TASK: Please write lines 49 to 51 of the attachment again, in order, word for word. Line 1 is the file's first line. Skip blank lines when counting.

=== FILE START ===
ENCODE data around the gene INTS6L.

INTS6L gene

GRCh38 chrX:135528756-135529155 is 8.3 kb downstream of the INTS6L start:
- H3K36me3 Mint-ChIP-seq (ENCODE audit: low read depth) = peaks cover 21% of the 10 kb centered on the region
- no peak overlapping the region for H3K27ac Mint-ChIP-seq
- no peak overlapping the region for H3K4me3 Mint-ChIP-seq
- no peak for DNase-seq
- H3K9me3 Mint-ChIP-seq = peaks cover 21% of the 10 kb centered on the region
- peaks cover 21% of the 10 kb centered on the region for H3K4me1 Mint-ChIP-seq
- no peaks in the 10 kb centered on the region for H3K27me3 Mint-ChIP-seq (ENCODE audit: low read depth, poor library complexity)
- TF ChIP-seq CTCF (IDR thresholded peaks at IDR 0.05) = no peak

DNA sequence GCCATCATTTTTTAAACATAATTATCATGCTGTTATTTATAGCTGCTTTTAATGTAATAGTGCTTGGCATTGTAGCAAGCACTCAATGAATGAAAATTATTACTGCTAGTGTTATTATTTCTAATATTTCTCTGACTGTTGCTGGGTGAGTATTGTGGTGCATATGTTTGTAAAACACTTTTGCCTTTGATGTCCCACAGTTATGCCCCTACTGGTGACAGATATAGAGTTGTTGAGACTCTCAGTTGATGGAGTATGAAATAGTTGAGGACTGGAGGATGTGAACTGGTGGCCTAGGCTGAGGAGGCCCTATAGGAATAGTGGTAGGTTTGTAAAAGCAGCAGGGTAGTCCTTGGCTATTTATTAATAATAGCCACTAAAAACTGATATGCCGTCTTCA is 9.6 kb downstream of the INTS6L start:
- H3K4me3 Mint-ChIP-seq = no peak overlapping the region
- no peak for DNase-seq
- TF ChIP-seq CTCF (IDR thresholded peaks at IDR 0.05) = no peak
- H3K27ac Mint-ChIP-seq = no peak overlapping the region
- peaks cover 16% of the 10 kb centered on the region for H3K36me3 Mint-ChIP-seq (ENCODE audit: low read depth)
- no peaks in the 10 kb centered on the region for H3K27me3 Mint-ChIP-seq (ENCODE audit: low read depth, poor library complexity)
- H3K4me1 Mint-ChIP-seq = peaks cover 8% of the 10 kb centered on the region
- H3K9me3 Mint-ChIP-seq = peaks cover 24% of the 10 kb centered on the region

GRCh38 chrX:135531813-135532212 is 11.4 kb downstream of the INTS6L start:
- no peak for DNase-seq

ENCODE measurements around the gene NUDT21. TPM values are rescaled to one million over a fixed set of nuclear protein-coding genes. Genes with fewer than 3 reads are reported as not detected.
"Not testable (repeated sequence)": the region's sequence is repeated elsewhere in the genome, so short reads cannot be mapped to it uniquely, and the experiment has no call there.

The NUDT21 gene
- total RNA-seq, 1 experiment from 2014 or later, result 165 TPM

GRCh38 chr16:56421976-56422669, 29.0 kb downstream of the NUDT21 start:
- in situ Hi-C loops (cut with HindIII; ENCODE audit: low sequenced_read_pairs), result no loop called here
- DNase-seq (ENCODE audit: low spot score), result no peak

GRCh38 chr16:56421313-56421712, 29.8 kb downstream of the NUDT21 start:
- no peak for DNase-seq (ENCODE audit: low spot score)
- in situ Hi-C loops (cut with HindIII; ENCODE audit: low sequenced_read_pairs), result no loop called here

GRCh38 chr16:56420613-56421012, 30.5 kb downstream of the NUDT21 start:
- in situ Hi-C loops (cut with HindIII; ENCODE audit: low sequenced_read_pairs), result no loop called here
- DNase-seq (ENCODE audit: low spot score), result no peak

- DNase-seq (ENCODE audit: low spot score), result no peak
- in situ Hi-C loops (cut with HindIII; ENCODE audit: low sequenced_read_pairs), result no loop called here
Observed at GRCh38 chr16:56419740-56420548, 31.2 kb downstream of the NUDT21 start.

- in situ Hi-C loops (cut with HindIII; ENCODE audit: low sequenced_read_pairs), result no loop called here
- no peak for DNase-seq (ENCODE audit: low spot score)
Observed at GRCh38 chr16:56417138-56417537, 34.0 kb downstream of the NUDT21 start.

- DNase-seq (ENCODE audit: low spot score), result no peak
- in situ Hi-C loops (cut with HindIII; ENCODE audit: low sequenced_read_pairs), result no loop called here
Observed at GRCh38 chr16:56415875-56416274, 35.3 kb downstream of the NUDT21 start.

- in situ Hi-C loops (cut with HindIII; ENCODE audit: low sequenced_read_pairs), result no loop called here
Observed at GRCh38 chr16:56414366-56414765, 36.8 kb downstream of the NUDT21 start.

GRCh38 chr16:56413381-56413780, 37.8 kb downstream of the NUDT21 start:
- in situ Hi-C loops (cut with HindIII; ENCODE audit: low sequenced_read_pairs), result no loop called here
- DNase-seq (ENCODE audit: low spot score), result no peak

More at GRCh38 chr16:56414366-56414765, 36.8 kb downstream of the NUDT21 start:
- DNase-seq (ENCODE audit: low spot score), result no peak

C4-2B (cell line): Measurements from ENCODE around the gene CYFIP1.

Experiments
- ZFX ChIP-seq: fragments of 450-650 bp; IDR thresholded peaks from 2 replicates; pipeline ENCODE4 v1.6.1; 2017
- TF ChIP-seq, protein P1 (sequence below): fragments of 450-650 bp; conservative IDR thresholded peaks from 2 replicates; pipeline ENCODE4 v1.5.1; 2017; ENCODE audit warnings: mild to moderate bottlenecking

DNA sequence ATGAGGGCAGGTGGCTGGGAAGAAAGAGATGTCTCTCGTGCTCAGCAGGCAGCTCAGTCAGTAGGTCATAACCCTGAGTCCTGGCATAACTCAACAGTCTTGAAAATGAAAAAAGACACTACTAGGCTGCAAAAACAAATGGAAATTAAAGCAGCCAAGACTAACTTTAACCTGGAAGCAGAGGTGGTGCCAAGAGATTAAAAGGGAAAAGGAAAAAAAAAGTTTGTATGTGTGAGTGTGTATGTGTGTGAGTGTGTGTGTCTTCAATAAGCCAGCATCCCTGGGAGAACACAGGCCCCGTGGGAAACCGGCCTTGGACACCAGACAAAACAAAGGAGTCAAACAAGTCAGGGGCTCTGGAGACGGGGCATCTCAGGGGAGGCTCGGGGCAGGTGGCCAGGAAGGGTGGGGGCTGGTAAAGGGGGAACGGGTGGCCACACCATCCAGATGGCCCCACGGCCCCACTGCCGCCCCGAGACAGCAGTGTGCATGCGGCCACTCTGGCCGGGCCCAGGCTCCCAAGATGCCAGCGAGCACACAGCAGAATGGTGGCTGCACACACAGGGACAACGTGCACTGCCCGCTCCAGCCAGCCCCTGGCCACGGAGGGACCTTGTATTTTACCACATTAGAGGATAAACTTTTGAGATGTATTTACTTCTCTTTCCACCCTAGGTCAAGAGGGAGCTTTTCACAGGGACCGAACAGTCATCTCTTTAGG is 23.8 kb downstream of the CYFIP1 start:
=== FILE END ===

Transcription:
- DNase-seq (ENCODE audit: low spot score), result no peak

More at GRCh38 chr16:56414366-56414765, 36.8 kb downstream of the NUDT21 start:
- DNase-seq (ENCODE audit: low spot score), result no peak